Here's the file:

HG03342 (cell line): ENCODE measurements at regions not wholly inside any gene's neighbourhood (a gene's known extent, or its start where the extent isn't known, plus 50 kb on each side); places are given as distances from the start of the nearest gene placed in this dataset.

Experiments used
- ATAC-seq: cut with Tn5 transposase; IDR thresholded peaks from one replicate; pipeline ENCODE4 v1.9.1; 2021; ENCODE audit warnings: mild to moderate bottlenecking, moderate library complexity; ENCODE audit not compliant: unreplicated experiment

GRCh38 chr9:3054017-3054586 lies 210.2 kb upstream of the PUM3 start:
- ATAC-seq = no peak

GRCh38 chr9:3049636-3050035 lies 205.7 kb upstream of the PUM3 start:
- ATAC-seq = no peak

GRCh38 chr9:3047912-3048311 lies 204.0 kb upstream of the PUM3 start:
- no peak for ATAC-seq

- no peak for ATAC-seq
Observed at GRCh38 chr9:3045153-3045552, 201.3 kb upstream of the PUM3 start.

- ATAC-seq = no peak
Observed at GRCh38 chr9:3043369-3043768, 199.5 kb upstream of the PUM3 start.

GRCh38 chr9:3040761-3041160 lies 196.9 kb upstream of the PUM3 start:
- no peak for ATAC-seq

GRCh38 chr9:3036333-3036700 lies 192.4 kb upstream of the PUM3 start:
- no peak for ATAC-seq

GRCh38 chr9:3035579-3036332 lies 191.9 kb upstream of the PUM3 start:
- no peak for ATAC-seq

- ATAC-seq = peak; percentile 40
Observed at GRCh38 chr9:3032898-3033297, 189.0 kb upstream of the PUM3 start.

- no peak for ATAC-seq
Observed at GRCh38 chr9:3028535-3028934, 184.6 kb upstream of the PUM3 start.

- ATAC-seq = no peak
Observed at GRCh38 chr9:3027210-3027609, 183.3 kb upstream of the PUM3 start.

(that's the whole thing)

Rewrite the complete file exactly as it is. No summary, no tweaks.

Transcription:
HG03342 (cell line): ENCODE measurements at regions not wholly inside any gene's neighbourhood (a gene's known extent, or its start where the extent isn't known, plus 50 kb on each side); places are given as distances from the start of the nearest gene placed in this dataset.

Experiments used
- ATAC-seq: cut with Tn5 transposase; IDR thresholded peaks from one replicate; pipeline ENCODE4 v1.9.1; 2021; ENCODE audit warnings: mild to moderate bottlenecking, moderate library complexity; ENCODE audit not compliant: unreplicated experiment

GRCh38 chr9:3054017-3054586 lies 210.2 kb upstream of the PUM3 start:
- ATAC-seq = no peak

GRCh38 chr9:3049636-3050035 lies 205.7 kb upstream of the PUM3 start:
- ATAC-seq = no peak

GRCh38 chr9:3047912-3048311 lies 204.0 kb upstream of the PUM3 start:
- no peak for ATAC-seq

- no peak for ATAC-seq
Observed at GRCh38 chr9:3045153-3045552, 201.3 kb upstream of the PUM3 start.

- ATAC-seq = no peak
Observed at GRCh38 chr9:3043369-3043768, 199.5 kb upstream of the PUM3 start.

GRCh38 chr9:3040761-3041160 lies 196.9 kb upstream of the PUM3 start:
- no peak for ATAC-seq

GRCh38 chr9:3036333-3036700 lies 192.4 kb upstream of the PUM3 start:
- no peak for ATAC-seq

GRCh38 chr9:3035579-3036332 lies 191.9 kb upstream of the PUM3 start:
- no peak for ATAC-seq

- ATAC-seq = peak; percentile 40
Observed at GRCh38 chr9:3032898-3033297, 189.0 kb upstream of the PUM3 start.

- no peak for ATAC-seq
Observed at GRCh38 chr9:3028535-3028934, 184.6 kb upstream of the PUM3 start.

- ATAC-seq = no peak
Observed at GRCh38 chr9:3027210-3027609, 183.3 kb upstream of the PUM3 start.